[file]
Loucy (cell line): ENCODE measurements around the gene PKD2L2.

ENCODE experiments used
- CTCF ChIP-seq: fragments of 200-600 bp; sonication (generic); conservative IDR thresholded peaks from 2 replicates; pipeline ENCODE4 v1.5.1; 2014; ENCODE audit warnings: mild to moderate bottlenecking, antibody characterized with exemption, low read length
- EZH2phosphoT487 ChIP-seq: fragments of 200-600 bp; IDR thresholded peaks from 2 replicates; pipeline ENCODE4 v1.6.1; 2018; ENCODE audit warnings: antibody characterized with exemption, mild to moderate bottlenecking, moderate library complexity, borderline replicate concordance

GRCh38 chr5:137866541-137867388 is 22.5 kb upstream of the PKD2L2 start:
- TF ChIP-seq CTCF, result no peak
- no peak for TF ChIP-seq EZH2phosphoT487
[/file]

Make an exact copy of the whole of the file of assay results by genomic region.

Loucy (cell line): ENCODE measurements around the gene PKD2L2.

ENCODE experiments used
- CTCF ChIP-seq: fragments of 200-600 bp; sonication (generic); conservative IDR thresholded peaks from 2 replicates; pipeline ENCODE4 v1.5.1; 2014; ENCODE audit warnings: mild to moderate bottlenecking, antibody characterized with exemption, low read length
- EZH2phosphoT487 ChIP-seq: fragments of 200-600 bp; IDR thresholded peaks from 2 replicates; pipeline ENCODE4 v1.6.1; 2018; ENCODE audit warnings: antibody characterized with exemption, mild to moderate bottlenecking, moderate library complexity, borderline replicate concordance

GRCh38 chr5:137866541-137867388 is 22.5 kb upstream of the PKD2L2 start:
- TF ChIP-seq CTCF, result no peak
- no peak for TF ChIP-seq EZH2phosphoT487